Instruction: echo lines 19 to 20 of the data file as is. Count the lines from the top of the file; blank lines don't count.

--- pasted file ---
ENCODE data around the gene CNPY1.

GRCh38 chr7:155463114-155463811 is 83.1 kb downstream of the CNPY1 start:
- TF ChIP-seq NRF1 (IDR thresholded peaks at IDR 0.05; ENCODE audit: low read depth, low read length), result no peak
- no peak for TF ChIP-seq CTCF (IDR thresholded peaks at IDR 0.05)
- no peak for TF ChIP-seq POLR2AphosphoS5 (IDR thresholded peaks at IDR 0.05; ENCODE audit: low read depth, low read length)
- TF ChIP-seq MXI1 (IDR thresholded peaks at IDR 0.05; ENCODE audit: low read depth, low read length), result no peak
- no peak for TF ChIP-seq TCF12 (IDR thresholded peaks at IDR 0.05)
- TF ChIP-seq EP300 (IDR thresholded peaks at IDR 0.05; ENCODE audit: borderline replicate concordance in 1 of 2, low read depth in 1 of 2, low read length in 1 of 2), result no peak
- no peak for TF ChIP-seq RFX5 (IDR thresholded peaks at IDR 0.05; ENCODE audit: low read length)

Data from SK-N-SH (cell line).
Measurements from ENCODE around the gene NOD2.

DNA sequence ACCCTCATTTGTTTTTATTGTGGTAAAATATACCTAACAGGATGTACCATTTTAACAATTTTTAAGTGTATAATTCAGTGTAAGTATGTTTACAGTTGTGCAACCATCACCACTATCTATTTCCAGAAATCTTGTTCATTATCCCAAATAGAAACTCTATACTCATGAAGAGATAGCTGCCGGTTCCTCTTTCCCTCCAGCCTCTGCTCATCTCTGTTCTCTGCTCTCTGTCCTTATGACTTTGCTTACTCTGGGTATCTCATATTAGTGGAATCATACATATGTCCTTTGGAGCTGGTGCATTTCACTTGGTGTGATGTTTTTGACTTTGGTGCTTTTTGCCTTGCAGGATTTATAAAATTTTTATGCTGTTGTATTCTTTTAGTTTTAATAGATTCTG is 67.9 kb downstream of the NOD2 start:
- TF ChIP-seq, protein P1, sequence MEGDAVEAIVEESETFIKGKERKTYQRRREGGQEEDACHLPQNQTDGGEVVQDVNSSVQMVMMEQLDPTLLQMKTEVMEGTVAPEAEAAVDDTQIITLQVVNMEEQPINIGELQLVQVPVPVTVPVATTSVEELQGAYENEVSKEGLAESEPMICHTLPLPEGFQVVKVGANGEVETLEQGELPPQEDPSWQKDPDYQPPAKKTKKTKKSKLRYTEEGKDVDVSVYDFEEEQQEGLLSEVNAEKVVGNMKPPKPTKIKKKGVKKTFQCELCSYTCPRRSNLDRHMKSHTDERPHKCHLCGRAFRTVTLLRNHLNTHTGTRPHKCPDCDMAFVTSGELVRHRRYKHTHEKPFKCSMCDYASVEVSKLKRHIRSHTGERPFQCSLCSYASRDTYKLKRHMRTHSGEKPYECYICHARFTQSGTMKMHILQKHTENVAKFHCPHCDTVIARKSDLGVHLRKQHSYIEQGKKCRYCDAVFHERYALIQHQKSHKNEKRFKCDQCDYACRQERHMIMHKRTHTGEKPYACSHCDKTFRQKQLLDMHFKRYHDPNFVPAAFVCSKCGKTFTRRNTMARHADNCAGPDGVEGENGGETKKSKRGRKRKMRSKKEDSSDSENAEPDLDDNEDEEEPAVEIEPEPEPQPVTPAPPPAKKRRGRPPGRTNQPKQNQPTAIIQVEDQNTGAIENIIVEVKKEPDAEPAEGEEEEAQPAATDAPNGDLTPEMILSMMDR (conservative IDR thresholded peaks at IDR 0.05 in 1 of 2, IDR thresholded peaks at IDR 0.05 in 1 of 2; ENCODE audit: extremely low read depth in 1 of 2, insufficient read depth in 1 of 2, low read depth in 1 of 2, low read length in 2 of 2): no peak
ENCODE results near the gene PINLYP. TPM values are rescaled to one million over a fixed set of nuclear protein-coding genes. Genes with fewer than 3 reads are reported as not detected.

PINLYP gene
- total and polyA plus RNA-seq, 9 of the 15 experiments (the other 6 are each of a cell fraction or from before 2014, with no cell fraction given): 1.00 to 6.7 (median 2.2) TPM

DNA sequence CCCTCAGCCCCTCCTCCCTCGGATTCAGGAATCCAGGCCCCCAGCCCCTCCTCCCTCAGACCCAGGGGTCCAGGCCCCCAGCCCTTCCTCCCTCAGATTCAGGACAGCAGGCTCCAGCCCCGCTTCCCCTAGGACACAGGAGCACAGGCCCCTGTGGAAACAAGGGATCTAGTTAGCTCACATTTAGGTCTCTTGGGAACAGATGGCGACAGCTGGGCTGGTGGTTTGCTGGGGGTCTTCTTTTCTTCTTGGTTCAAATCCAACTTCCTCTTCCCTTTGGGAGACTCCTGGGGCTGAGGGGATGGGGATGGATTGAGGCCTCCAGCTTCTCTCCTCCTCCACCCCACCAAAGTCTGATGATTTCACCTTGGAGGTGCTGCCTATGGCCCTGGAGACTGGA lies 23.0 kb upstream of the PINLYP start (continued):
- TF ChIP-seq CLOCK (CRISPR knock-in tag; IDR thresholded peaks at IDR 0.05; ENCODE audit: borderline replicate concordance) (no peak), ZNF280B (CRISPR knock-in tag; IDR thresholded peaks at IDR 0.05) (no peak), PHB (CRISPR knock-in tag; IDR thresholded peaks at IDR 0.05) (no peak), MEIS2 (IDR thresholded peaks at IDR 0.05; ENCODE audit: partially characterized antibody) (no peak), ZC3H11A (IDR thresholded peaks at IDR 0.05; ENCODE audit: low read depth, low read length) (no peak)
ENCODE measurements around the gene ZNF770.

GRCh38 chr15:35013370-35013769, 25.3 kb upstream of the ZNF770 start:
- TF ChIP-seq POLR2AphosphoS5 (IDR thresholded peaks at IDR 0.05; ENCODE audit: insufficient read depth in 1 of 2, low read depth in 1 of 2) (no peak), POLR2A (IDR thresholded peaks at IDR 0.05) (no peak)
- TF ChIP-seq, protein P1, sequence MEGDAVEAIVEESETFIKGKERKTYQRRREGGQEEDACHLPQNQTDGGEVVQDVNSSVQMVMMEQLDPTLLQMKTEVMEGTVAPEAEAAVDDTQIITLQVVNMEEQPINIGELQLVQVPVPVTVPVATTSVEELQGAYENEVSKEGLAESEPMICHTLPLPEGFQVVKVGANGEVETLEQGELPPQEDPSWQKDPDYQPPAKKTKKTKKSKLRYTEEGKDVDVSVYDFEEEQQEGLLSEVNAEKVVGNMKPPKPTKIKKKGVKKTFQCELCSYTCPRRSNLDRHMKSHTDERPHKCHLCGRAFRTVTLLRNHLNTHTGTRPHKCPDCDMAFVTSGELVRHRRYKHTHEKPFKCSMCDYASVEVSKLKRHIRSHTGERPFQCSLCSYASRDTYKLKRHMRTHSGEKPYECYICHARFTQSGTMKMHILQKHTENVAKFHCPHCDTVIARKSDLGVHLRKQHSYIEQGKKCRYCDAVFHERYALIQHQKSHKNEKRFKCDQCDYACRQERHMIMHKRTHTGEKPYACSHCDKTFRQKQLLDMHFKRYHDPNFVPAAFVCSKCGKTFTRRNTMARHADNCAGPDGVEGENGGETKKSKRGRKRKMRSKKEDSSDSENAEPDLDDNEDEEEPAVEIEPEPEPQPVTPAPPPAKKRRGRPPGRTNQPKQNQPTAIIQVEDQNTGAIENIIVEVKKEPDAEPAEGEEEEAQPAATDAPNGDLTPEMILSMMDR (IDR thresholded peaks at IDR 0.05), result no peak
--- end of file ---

ENCODE measurements around the gene ZNF770.

GRCh38 chr15:35013370-35013769, 25.3 kb upstream of the ZNF770 start: